Thanks to the support of readers and reviewers I was brave enough to share my story, ‘Funnily Enough’ with the panel of judges at The International Rubery Book Award. I now have a cut glass trophy, which has its own silk-lined box.
We had another rather wet day in the Lake District, but what they did shoot was excellent. In the story, it was the day John and I discovered the Secret Harbour and rowed Swallow around from the Landing Place. It must have been worth waiting for the weather to clear in oder to capture those limpid, watery scenes.
The Secret Harbour looks very different over the course of a year. It is at its most dramatic when the water levels are low and more rocks are exposed, but one thing is certain, it is always a safe haven for a dinghy. I was sad that the sequence in the book where Titty watches a dipper from her rock was never included in the film, but then I have never seen a dipper there. I rather think they prefer shallow, fast flowing streams were caddis fly lavae can be found but if Arthur Ransome wrote about a dipper there must have been one there in 1929.
I’m not sure Albert Clarke achieved horizontality with this particular photograph but it somehow gives one an idea of Titty’s tippy task. Albert was a sweet man. His task was to take stills of the film and for the film. This must have been tricky as his large format camera clicked. He had to grab shots while not intruding on the sound track. He was later the Stills Photographer on The Hound of the Baskervilles when Ian Richardson played Sherlock Holmes, Return of the Jedi, and Porridge. Porridge, which starred my all-time hero Ronnie Barker who inspired me to go into television production. When I was a nineteen-year-old student I appeared in Charlie Farley and Piggy Malone, a sort of serial within The Two Ronnies, which he directed and appeared in as both anti-hero and baddie. To my great delight, and his surprise, I put on round glasses, a yash-mak, a Southern American accent borrowed from Molly Friedel and learnt that anything was possible if you really wanted it to happen.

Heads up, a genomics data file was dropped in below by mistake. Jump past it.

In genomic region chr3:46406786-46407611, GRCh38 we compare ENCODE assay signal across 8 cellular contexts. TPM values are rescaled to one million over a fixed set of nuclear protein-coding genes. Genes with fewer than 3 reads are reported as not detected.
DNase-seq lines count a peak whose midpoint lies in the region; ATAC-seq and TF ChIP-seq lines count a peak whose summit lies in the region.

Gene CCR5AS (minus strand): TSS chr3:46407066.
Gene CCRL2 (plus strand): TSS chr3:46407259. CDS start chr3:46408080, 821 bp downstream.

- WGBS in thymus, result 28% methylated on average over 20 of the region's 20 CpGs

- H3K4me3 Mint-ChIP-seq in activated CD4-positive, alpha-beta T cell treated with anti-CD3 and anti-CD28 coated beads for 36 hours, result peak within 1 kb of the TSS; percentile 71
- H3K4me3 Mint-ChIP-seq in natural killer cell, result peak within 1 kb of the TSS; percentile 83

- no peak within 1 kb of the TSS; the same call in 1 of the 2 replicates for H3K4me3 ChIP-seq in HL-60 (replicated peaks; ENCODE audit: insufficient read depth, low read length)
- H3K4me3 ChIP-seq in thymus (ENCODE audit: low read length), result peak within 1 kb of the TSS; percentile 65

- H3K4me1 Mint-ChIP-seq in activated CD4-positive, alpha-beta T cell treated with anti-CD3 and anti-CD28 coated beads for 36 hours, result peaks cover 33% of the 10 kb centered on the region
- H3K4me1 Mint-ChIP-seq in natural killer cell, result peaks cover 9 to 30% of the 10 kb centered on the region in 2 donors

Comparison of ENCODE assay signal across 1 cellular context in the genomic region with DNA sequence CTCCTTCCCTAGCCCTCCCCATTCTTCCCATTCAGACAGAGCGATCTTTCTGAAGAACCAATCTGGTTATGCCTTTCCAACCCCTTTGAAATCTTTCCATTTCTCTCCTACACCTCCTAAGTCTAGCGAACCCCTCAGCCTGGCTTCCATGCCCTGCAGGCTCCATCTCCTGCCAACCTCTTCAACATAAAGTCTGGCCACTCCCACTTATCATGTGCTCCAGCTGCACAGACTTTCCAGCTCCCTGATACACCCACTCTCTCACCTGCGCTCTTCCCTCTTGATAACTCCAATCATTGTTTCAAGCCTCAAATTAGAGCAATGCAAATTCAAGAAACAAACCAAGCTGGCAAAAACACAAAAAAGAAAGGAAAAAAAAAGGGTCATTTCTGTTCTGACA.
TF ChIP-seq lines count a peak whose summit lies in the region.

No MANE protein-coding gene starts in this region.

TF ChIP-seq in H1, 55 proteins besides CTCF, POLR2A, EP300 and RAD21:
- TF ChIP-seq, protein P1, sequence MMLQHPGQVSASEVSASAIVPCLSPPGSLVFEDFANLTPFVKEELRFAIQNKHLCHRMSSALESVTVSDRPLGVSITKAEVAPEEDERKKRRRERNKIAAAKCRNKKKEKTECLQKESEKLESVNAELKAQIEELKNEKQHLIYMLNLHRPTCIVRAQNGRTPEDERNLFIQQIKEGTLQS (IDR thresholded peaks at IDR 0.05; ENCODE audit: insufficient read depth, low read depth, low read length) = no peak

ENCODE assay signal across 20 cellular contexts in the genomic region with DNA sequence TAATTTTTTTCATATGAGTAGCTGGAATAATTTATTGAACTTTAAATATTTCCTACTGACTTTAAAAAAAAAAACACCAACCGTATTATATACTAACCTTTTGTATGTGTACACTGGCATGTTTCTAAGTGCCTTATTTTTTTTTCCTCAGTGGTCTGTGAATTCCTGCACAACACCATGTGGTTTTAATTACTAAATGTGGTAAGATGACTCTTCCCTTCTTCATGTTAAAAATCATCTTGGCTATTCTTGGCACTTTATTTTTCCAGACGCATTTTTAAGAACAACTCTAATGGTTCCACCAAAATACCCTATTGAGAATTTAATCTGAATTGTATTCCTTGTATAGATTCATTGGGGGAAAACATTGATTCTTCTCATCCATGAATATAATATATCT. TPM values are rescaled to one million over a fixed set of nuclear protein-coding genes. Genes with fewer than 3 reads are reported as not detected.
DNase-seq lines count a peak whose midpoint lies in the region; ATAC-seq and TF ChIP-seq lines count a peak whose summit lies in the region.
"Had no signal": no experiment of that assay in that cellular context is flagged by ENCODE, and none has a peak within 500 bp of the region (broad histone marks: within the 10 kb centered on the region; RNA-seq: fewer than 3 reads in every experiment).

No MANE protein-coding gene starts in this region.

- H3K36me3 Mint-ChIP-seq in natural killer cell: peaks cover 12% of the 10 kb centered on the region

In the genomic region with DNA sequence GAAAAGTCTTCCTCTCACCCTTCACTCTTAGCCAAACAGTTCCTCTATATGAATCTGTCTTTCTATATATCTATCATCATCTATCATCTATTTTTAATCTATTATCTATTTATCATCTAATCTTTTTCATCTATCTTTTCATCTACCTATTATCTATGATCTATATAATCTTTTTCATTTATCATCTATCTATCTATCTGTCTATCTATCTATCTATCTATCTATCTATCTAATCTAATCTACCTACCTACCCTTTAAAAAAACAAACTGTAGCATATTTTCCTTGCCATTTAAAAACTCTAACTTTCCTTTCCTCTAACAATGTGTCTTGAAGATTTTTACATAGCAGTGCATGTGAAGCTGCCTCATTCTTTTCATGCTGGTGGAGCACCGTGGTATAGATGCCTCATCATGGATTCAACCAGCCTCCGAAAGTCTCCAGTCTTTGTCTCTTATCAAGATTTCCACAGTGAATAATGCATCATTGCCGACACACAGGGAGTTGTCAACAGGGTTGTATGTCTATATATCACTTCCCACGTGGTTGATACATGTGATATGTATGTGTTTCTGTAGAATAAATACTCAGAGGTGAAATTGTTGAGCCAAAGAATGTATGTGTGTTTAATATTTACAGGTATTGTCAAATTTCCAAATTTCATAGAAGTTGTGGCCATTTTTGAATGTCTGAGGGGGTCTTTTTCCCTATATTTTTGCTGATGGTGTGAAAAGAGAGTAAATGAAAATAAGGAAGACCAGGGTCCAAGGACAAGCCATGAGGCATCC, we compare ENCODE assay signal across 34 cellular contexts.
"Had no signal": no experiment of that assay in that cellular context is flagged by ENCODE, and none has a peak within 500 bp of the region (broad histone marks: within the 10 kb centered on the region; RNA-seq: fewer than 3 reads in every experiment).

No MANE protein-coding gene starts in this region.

But then some things happen anyway. I never knew that bringing small boat neatly into shore would result in being on the cover of an LP. You can still buy it all these years later from Amazon. The only question is – Do you have a gramophone or turn-table to play it on?
I can’t believe Terry let me travel in the front on his white Range Rover, let alone change the gears. I can only think that Simon and I were taken back after the other children had gone home, and can just imagine us swinging around the lanes on that beautiful road back to Ambleside.
Terry Smith was our Wardrobe Master who must have had an annoying day if gas had been leaking into his bus. He was the distinctive man with curly red hair and strong, freckled arms in charge of our costumes. Goodness knows where he laundered them. Terry went on to work on some amazing costume dramas, movies that included Chariots of Fire, Lady Jane, Willow and Restoration. Mum’s tame otter Bee was auditioned to be in Willow. I’ve written about it in my book Funnily Enough. Mum was most indignant becasue they wanted her otter to wear a tutu. She didn’t know that Terry Smith was to be the Wardrobe Assistant. It might have made a difference. Instead they featured Val Kilmer in dialogue with a possum.
You can read more about the making of Swallows and Amazons here: